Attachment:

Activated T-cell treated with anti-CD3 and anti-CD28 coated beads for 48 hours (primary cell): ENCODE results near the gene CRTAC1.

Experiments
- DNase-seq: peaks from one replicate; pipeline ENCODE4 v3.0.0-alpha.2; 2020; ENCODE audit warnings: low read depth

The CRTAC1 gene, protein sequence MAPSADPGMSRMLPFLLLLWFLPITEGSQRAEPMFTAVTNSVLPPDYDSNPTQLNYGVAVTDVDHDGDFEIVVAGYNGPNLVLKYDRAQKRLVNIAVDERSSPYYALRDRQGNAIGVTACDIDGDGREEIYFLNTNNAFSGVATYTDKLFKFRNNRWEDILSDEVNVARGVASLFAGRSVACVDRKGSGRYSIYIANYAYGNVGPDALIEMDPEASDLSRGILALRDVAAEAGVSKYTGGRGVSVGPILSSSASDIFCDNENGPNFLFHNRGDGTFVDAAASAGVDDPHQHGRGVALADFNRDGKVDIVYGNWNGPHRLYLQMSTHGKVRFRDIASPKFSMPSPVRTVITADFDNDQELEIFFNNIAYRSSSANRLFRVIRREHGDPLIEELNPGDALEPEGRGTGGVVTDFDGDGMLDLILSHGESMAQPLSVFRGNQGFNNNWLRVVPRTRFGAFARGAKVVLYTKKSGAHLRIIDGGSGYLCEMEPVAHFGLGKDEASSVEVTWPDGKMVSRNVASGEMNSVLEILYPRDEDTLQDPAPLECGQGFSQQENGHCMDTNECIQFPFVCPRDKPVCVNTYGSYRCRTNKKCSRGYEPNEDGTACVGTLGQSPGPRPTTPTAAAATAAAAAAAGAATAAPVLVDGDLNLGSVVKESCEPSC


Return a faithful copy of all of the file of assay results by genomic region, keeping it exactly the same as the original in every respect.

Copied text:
Activated T-cell treated with anti-CD3 and anti-CD28 coated beads for 48 hours (primary cell): ENCODE results near the gene CRTAC1.

Experiments
- DNase-seq: peaks from one replicate; pipeline ENCODE4 v3.0.0-alpha.2; 2020; ENCODE audit warnings: low read depth

The CRTAC1 gene, protein sequence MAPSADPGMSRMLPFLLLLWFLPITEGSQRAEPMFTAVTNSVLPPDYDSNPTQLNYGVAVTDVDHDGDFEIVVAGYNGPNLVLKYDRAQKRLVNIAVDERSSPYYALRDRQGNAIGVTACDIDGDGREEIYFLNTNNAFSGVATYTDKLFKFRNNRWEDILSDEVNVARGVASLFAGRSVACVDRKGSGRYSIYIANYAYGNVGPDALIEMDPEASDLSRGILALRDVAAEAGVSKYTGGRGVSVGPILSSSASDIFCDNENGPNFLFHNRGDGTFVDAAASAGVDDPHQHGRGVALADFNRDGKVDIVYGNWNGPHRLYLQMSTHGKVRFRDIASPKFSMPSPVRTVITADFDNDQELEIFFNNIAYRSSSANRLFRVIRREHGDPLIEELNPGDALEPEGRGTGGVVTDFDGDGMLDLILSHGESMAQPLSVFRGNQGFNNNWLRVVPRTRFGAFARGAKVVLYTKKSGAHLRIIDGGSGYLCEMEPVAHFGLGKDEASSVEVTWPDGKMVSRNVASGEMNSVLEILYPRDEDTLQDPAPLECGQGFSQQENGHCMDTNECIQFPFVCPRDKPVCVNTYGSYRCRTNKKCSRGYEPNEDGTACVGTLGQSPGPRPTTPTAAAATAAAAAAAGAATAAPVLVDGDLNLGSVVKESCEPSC